Cottonseed extract may help treat brain cancer


Cottonseed extract may help treat brain cancer Researchers have announced a new naturally-derived drug has shown promise in treating a highly malignant form of brain tumor known as glioblastoma multiforme.

The discovery was made at the University of Alabama at Birmingham (UAB) where researchers have concluded a Phase II clinical trial of AT-101, a pill produced from a compound found in cottonseed that appears to overcome the abnormal growth patterns of tumor cells.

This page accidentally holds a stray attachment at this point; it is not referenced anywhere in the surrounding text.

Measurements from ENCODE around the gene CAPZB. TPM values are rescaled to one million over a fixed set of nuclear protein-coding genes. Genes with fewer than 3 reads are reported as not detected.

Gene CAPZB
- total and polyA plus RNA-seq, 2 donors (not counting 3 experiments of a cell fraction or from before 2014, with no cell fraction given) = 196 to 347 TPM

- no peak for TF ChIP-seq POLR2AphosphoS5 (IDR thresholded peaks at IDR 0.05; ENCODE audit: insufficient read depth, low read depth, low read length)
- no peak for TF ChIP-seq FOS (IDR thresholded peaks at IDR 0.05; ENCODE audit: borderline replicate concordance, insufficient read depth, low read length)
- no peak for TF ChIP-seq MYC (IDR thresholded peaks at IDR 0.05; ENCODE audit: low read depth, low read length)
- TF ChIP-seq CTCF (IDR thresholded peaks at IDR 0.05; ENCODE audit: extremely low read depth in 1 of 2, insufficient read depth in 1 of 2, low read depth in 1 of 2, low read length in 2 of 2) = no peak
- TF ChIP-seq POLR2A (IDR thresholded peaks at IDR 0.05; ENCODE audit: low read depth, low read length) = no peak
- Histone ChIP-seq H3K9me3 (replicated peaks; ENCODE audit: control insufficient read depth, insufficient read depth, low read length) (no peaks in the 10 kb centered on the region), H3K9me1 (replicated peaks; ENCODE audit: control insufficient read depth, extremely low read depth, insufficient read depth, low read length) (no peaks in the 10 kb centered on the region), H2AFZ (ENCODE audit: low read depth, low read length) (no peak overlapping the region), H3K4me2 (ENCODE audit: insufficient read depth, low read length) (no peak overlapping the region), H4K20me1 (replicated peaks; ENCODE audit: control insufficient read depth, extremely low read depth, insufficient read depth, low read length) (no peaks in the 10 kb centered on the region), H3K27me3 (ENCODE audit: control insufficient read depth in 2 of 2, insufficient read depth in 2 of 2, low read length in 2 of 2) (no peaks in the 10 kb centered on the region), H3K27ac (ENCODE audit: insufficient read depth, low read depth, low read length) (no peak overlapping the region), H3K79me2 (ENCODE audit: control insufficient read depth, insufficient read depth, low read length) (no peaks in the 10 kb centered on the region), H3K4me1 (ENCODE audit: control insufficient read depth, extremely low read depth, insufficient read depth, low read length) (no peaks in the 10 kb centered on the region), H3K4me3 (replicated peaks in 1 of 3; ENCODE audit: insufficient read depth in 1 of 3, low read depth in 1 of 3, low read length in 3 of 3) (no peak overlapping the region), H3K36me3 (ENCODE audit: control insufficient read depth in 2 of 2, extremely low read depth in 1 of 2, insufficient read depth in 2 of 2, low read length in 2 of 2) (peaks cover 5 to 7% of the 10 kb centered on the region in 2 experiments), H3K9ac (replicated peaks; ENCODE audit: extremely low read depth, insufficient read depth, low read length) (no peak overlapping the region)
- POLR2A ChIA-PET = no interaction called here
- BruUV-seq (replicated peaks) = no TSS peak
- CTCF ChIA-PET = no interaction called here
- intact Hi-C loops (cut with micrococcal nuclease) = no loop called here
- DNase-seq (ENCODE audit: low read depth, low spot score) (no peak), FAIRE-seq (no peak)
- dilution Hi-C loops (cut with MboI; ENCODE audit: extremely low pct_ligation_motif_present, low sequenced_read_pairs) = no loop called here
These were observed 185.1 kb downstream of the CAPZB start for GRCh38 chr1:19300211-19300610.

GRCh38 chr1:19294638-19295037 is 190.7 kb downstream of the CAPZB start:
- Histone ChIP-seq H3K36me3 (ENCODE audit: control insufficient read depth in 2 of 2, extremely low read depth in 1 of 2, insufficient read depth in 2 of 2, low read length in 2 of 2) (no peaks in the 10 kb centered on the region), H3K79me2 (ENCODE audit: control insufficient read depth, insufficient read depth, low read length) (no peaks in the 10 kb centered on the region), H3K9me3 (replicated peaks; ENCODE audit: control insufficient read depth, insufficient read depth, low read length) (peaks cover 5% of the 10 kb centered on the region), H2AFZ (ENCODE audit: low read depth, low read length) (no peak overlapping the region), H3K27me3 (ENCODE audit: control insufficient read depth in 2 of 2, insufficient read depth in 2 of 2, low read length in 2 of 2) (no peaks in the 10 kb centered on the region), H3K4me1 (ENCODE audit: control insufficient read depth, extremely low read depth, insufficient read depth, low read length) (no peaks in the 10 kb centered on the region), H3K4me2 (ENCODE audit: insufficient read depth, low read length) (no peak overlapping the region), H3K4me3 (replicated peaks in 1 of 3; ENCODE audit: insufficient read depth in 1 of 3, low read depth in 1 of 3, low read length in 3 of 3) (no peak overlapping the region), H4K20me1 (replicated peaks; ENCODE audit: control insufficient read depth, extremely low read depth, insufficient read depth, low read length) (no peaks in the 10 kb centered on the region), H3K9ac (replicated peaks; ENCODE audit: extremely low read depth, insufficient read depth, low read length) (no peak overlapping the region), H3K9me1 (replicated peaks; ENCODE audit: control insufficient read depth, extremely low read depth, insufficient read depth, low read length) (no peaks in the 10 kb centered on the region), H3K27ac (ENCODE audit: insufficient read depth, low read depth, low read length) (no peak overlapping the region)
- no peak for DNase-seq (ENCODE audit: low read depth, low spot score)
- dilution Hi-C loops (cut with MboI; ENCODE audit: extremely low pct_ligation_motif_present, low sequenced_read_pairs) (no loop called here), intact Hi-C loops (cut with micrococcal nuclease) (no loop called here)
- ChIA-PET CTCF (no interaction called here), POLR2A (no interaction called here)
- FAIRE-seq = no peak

They obtained encouraging results after administering the drug to 56 patients who were largely unresponsive to traditional treatments for glioblastoma which include surgery, chemotherapy and radiation.

After about three weeks taking the pill, many of the patients experienced a significant slowdown in the growth of their tumors, the scientists reported.

"After getting this drug some of these patients went many months without any new growth in their tumors," says Dr John Fiveash, an associate professor in the UAB Department of Radiation Oncology and the lead researcher on the study.

"We are able to do that with a well-tolerated oral medication, and that is a major benefit," he adds.

Fiveash also says AT-101 would likely work best in combination with radiation and chemotherapy to boost the cancer-fighting properties of those treatments.

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